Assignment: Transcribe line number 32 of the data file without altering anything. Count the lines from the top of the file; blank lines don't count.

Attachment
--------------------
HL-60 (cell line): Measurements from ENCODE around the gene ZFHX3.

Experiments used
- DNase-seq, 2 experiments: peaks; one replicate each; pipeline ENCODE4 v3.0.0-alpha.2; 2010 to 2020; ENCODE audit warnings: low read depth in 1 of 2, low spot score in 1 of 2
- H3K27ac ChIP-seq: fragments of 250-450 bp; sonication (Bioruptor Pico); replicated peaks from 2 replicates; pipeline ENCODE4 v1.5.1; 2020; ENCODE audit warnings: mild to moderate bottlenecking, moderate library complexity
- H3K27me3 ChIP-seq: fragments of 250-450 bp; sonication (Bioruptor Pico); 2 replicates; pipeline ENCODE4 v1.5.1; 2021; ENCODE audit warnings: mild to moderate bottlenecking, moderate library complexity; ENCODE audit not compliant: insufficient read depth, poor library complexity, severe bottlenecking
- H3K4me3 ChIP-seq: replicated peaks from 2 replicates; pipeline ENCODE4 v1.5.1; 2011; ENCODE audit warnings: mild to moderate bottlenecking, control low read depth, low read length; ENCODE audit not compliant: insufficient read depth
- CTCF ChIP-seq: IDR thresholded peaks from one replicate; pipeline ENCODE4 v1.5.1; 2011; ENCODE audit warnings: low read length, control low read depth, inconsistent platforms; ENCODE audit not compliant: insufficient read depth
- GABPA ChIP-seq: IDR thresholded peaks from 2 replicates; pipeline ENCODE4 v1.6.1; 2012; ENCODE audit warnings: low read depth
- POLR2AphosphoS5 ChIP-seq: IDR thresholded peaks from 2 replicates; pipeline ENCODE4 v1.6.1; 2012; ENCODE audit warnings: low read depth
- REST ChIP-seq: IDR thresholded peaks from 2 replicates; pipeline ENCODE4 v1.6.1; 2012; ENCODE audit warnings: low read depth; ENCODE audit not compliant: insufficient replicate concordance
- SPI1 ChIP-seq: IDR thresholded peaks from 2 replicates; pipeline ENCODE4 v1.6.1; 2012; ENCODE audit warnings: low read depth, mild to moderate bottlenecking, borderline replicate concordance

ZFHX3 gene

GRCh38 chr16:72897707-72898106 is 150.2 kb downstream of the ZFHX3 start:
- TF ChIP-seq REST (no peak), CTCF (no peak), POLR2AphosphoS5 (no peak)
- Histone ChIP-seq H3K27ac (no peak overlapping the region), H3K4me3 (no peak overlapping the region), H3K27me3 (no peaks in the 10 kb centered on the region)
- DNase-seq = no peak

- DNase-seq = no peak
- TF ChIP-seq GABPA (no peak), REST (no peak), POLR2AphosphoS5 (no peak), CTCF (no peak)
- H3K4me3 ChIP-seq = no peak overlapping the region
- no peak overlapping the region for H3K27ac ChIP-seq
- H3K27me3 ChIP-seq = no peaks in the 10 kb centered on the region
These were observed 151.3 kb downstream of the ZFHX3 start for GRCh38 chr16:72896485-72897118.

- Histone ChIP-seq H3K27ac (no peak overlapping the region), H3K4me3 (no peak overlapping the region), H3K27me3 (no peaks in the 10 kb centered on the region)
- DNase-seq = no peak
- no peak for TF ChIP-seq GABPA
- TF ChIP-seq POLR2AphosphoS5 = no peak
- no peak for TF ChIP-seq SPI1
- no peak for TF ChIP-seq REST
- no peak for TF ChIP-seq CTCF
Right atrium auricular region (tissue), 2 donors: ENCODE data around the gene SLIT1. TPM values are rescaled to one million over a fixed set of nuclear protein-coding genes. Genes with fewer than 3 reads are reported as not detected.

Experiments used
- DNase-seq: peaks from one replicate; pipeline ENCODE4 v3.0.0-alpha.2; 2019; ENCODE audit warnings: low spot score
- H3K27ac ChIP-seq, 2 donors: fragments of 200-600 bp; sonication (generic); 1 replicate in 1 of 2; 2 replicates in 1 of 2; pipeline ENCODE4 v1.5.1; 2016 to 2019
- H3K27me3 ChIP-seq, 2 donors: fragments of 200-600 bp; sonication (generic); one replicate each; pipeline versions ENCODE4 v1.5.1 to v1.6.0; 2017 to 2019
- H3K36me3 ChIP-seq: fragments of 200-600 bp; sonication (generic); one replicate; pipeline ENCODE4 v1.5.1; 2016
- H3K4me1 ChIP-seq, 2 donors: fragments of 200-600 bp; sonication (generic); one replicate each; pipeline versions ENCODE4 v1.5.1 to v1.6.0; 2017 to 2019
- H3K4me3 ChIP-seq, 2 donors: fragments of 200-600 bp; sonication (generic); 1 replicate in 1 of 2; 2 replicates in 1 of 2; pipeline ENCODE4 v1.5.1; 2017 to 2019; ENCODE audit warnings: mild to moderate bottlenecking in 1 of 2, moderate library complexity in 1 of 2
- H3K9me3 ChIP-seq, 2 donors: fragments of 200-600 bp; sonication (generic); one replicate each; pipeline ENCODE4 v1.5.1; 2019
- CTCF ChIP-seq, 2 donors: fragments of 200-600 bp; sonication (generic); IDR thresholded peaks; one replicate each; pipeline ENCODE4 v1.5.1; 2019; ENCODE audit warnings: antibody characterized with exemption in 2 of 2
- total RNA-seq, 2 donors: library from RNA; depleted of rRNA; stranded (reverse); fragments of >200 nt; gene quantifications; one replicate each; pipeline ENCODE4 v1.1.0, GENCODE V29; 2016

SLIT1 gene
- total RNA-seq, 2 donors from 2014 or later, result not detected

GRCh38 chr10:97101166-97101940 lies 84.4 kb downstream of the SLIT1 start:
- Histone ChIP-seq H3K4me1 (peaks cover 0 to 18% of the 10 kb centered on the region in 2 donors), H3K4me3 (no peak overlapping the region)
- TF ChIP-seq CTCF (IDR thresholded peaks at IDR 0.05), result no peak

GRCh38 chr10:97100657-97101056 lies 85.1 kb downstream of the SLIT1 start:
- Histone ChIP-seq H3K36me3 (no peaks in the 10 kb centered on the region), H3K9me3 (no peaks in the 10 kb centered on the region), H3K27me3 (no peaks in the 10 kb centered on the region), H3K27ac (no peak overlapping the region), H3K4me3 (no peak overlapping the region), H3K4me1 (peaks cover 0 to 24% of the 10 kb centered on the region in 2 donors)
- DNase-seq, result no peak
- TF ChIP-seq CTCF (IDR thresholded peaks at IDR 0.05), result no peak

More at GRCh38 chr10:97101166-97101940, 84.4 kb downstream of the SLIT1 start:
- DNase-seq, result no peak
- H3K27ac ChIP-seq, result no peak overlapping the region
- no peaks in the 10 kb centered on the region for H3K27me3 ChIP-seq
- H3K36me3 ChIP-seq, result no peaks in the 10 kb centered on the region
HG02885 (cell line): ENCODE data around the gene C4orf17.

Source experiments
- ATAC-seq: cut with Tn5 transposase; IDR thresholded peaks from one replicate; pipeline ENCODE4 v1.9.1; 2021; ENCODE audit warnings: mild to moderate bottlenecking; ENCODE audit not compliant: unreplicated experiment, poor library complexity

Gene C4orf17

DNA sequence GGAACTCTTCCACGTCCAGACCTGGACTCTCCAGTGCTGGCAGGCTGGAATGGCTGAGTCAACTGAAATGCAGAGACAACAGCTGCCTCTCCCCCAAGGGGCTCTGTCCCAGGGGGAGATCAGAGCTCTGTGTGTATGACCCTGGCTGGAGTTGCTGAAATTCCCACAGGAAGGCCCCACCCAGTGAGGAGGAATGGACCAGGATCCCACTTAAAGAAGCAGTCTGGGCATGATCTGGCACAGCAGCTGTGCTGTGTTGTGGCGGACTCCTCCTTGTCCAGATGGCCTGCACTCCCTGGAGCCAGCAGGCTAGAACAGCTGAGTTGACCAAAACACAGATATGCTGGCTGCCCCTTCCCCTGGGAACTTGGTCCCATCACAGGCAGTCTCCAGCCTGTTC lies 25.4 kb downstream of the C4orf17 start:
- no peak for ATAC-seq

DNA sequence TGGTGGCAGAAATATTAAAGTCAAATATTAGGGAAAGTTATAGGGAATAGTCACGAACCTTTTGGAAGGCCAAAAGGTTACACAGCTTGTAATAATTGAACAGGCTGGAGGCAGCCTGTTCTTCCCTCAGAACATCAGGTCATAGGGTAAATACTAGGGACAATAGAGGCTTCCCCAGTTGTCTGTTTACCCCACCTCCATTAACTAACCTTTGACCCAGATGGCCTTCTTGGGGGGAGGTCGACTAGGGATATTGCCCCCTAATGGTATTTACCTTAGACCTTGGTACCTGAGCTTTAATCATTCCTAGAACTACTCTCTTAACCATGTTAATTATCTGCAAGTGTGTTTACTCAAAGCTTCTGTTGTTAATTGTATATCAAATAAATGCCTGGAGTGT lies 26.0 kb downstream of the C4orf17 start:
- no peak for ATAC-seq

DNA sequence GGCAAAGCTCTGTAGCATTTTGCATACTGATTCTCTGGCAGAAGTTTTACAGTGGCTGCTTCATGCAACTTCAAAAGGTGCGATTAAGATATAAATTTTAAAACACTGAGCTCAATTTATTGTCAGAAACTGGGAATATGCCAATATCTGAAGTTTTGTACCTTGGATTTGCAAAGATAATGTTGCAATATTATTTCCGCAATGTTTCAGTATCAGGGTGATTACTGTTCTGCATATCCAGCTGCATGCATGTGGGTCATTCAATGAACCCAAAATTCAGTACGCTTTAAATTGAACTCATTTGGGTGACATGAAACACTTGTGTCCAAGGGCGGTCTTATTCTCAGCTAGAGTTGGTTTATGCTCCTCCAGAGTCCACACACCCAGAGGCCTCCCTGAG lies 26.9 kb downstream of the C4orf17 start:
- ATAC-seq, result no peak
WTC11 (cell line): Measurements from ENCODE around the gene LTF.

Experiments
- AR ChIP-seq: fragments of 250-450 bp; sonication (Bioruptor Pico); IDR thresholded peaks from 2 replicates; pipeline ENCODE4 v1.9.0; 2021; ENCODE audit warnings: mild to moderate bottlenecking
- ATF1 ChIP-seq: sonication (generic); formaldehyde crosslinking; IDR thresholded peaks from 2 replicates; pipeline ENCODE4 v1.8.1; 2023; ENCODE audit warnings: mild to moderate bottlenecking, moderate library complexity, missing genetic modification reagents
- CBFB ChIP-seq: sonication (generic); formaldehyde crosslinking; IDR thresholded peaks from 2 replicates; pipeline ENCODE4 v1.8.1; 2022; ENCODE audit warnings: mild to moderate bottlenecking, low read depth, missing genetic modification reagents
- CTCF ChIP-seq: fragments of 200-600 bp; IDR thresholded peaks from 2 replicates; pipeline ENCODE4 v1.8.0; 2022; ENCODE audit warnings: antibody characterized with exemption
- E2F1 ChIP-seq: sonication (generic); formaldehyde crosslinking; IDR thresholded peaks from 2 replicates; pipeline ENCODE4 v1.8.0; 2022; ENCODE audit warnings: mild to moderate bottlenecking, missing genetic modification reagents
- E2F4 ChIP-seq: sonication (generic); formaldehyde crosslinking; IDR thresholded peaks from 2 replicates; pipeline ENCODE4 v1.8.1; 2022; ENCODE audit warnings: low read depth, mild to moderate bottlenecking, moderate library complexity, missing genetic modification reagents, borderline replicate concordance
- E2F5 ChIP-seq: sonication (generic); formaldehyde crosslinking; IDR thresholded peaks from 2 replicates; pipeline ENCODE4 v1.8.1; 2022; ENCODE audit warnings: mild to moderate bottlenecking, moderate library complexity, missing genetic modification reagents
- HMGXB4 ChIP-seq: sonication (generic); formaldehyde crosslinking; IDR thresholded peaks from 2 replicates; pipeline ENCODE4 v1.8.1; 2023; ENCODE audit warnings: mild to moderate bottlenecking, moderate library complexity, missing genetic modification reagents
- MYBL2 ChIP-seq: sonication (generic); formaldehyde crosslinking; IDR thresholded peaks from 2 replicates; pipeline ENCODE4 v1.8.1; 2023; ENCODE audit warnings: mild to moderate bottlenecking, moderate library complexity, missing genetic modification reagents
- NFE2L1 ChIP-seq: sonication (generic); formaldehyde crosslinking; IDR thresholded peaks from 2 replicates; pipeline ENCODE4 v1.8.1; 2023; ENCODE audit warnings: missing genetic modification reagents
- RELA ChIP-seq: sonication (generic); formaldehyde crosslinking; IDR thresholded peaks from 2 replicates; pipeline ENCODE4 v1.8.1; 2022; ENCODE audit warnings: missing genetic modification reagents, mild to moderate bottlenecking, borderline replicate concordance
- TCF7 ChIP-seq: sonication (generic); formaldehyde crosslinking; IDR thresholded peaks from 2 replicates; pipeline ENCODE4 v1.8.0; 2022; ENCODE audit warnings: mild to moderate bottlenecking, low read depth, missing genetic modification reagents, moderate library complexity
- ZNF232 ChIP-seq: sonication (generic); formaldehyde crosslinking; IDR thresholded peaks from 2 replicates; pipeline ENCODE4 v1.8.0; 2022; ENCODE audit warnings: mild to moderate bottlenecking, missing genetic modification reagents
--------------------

- DNase-seq: peaks from one replicate; pipeline ENCODE4 v3.0.0-alpha.2; 2019; ENCODE audit warnings: low spot score